4. What do you feel are the key elements in your music that should resonate with listeners, and how would you personally describe your sound?
RONI AMIR: I feel that lyricism and sound warmth are big parts of my creation. Each song is really different genre wise, but even when I use synths, I tend to make them sound warm. One of my latest releases, Along the way, was created only with computer sounds but somehow people told me it sounds like a singer songwriter band kind of thing. And, as I said, I always tell a story in my lyrics, hoping someone out there catches them.
6. What’s your view on the role and function of music as political, cultural, spiritual, and/or social vehicles – and do you try and affront any of these themes in your work, or are you purely interested in music as an expression of technical artistry, personal narrative and entertainment?
I believe that music and artists can write in anger and protest about social issues. Actually I dedicated an entire EP in Hebrew, called ‘Nedudim’ (wandering) to social issues in Israel. Nowadays, however, I tend to write in a more personal manner. Music is like speech.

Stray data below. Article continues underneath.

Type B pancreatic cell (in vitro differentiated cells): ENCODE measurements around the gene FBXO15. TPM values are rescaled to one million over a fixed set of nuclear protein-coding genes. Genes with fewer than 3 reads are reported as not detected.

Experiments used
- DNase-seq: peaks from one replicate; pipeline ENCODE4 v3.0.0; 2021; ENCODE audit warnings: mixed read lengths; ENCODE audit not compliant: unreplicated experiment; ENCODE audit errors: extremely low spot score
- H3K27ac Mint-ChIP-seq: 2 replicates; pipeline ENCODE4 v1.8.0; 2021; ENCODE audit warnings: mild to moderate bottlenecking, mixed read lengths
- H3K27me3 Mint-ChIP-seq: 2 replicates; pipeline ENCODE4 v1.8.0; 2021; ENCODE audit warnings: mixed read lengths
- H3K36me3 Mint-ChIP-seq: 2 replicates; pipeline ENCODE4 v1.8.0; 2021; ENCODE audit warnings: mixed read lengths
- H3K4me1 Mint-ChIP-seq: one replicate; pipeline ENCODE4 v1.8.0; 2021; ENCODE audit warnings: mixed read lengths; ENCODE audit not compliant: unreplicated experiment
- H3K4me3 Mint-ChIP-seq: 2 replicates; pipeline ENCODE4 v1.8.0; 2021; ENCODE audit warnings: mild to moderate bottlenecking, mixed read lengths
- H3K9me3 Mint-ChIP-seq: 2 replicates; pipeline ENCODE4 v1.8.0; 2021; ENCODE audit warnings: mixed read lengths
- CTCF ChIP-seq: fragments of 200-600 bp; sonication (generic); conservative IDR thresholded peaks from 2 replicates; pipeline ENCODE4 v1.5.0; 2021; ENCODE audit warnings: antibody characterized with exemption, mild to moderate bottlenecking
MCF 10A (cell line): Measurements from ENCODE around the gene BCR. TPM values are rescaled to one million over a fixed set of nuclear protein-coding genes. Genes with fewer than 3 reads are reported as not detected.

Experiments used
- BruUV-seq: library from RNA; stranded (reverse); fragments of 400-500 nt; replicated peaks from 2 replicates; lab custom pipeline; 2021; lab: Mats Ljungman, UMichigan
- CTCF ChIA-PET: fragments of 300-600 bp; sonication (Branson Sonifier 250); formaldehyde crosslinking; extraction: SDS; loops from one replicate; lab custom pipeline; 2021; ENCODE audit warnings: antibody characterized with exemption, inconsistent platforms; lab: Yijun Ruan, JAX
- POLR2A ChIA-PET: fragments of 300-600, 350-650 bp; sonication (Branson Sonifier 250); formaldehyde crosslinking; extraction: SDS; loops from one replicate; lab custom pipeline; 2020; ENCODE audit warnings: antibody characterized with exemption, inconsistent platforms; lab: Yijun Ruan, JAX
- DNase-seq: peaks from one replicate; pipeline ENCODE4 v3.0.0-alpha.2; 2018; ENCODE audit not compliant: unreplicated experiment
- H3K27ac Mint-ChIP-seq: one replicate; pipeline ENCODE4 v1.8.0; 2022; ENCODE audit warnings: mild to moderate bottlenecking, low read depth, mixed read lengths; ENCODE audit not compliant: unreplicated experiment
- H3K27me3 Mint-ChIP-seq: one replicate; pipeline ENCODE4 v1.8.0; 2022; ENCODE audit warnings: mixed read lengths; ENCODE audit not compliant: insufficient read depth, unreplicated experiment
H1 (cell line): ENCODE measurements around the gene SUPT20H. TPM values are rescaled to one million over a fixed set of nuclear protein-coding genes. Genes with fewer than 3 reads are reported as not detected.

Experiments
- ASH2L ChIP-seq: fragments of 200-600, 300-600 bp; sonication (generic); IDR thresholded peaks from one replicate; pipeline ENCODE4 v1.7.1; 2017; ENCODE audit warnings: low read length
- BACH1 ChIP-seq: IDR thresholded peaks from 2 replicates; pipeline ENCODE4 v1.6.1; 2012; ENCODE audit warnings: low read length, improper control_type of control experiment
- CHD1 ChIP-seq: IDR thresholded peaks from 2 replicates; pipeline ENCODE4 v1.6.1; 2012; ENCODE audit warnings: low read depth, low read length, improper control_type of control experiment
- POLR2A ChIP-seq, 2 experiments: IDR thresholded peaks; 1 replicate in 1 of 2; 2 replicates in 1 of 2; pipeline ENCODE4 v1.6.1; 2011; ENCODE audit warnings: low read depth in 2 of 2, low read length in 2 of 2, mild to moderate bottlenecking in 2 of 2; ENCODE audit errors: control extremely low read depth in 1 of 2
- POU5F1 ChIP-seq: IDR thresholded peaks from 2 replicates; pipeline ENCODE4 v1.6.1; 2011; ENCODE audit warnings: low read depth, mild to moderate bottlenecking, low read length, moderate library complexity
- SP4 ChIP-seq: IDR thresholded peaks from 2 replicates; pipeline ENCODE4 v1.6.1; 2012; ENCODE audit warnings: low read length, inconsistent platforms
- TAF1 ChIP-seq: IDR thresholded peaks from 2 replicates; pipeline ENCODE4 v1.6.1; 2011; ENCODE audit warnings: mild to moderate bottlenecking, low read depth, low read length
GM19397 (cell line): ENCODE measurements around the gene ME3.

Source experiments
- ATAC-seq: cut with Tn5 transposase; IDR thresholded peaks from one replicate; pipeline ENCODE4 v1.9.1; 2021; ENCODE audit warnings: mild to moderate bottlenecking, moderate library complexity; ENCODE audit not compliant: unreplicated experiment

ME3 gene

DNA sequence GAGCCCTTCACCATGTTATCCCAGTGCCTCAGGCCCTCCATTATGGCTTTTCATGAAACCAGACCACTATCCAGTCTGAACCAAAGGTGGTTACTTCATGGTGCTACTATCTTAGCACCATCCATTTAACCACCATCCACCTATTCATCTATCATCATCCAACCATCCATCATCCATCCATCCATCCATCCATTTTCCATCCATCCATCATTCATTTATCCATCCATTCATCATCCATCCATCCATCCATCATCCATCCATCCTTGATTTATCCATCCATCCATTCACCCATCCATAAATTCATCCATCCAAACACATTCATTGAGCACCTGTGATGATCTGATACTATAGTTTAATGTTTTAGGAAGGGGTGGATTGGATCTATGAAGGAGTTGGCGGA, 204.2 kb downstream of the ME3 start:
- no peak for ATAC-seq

Sometimes you speak about politics and sometimes you talk to your kids..But there is always an expression of technical artistry to it. Especially if you’re producing your own music.
7. Do you feel that your music is giving you back just as much fulfilment as the amount of work you are putting into it, or are you expecting something more, or different in the future?
It’s funny, I did some experiments with it. Some say that music and arts are “if you can live without it, don’t do it” kind of fields. I actually asked myself this question. Can I live without it? So I tried and after months of not making music, I found myself slipping into this “comfortably numb” and depressed zone. So creating music is a necessity for me.
I also get back a lot from it, professionally, since I get to produce and mix for others, once they hear my music. I also get great reviews for it and that always makes me happy. These days, I’m aiming at getting my music synced and licensed for films and TV.